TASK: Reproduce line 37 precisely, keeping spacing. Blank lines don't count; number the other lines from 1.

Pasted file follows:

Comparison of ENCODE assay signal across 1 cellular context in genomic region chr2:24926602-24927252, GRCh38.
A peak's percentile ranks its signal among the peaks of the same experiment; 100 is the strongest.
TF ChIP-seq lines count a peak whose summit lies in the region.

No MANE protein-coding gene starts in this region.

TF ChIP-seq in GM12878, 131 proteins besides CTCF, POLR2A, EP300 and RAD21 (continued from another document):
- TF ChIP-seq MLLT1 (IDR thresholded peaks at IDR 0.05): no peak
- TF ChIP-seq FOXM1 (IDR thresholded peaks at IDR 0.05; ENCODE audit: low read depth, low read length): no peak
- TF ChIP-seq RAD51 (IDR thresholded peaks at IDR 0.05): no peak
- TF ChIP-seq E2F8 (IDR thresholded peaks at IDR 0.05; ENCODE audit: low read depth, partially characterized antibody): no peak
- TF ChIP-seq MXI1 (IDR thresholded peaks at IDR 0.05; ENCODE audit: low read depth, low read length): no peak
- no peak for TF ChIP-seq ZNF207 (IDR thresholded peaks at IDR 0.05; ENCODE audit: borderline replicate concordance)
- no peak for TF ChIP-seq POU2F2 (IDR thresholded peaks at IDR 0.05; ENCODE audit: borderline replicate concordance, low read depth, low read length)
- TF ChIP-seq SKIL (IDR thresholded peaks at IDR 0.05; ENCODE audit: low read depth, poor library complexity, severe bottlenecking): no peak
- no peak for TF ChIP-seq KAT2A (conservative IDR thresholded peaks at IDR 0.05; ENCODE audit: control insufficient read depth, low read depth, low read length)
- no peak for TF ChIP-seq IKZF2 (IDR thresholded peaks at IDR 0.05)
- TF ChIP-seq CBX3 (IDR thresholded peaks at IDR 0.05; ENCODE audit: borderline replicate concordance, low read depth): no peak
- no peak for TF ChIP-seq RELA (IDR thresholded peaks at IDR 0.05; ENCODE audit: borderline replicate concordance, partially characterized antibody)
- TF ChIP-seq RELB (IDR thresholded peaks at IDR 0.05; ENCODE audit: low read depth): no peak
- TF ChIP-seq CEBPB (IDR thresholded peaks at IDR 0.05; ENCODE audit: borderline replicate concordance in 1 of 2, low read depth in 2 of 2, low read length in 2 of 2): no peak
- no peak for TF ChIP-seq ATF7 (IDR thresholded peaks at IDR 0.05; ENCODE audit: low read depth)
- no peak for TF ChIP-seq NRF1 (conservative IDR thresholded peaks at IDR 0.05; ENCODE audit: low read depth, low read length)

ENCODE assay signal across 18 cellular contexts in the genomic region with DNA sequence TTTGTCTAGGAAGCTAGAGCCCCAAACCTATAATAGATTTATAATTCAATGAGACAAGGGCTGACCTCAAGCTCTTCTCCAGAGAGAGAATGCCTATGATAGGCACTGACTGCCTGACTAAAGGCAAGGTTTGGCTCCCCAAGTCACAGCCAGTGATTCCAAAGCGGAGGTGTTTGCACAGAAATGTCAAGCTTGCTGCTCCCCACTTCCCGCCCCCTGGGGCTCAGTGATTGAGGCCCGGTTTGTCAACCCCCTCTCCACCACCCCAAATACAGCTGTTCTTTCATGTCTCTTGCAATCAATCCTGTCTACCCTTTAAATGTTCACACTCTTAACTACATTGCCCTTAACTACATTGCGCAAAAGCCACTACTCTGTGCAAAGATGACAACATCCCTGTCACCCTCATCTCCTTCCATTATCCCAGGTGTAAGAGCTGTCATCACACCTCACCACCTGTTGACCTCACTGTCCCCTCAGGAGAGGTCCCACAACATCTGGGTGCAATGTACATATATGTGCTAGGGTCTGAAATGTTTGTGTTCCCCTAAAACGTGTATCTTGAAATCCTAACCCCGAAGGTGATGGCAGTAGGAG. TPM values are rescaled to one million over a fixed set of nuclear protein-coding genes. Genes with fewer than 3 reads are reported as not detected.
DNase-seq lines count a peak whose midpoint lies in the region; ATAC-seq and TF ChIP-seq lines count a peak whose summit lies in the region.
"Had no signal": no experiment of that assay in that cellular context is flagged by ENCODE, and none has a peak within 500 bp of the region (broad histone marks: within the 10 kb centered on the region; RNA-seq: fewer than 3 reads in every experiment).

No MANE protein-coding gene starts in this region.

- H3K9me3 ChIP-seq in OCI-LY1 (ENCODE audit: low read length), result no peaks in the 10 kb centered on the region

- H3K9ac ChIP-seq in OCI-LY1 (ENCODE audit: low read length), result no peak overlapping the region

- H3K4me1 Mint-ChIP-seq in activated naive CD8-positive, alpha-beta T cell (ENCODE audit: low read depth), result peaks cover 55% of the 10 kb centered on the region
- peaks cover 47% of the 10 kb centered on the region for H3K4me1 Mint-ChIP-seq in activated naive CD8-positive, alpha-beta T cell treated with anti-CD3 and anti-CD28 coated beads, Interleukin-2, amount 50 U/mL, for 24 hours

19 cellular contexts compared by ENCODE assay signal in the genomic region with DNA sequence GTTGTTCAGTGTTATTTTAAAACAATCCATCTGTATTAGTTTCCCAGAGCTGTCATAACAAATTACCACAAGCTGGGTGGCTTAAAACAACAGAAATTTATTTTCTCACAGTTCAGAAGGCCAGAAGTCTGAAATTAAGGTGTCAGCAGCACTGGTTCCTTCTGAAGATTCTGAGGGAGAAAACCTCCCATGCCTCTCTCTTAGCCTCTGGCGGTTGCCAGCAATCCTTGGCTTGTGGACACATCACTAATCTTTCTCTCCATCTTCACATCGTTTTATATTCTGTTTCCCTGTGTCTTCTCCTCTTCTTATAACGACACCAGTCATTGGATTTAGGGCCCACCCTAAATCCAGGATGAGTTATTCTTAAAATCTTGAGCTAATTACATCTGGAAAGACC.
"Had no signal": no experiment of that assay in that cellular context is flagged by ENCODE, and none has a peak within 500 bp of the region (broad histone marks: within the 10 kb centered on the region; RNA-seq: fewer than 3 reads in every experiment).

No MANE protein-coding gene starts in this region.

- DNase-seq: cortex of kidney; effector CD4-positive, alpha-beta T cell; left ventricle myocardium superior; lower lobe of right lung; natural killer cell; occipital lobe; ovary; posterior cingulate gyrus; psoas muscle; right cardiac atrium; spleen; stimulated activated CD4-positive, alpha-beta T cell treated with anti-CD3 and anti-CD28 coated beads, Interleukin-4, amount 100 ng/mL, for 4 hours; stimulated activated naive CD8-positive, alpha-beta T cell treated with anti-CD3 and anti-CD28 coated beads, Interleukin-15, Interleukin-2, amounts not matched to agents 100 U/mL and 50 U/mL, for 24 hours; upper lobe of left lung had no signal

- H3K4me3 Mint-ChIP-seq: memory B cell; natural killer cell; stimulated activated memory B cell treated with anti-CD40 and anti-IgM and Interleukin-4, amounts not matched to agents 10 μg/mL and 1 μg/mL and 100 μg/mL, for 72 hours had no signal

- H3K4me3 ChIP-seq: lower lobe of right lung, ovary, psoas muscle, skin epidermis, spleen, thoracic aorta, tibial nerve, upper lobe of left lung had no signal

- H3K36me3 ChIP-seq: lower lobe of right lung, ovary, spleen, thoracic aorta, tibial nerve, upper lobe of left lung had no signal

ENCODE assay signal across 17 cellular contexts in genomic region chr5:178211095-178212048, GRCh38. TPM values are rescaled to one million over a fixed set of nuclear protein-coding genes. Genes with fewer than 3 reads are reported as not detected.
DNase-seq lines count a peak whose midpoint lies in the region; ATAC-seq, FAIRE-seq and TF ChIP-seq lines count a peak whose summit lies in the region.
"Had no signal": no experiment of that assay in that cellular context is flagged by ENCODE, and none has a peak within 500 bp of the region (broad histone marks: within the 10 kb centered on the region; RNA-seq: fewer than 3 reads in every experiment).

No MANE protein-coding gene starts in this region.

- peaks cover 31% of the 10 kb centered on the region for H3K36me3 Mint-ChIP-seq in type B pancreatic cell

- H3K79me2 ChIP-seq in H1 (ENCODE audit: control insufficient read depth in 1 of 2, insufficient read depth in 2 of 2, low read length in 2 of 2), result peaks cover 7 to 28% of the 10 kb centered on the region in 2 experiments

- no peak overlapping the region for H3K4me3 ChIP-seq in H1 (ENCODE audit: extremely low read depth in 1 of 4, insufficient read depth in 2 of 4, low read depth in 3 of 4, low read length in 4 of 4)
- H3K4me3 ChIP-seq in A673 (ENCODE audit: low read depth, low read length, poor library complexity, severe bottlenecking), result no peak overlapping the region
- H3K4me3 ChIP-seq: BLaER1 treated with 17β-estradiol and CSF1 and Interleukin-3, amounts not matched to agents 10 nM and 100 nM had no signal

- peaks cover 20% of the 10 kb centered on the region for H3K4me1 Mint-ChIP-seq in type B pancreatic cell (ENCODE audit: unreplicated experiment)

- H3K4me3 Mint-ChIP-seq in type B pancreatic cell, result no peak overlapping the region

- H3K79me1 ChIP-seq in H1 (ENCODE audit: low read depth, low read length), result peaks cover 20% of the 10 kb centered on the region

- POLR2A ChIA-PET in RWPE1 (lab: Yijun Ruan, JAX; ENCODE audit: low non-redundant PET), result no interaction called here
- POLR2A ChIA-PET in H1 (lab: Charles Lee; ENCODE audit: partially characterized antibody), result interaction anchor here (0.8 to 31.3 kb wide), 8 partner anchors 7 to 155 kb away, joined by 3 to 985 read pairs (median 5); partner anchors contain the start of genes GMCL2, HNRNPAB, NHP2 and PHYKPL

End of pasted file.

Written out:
ENCODE assay signal across 17 cellular contexts in genomic region chr5:178211095-178212048, GRCh38. TPM values are rescaled to one million over a fixed set of nuclear protein-coding genes. Genes with fewer than 3 reads are reported as not detected.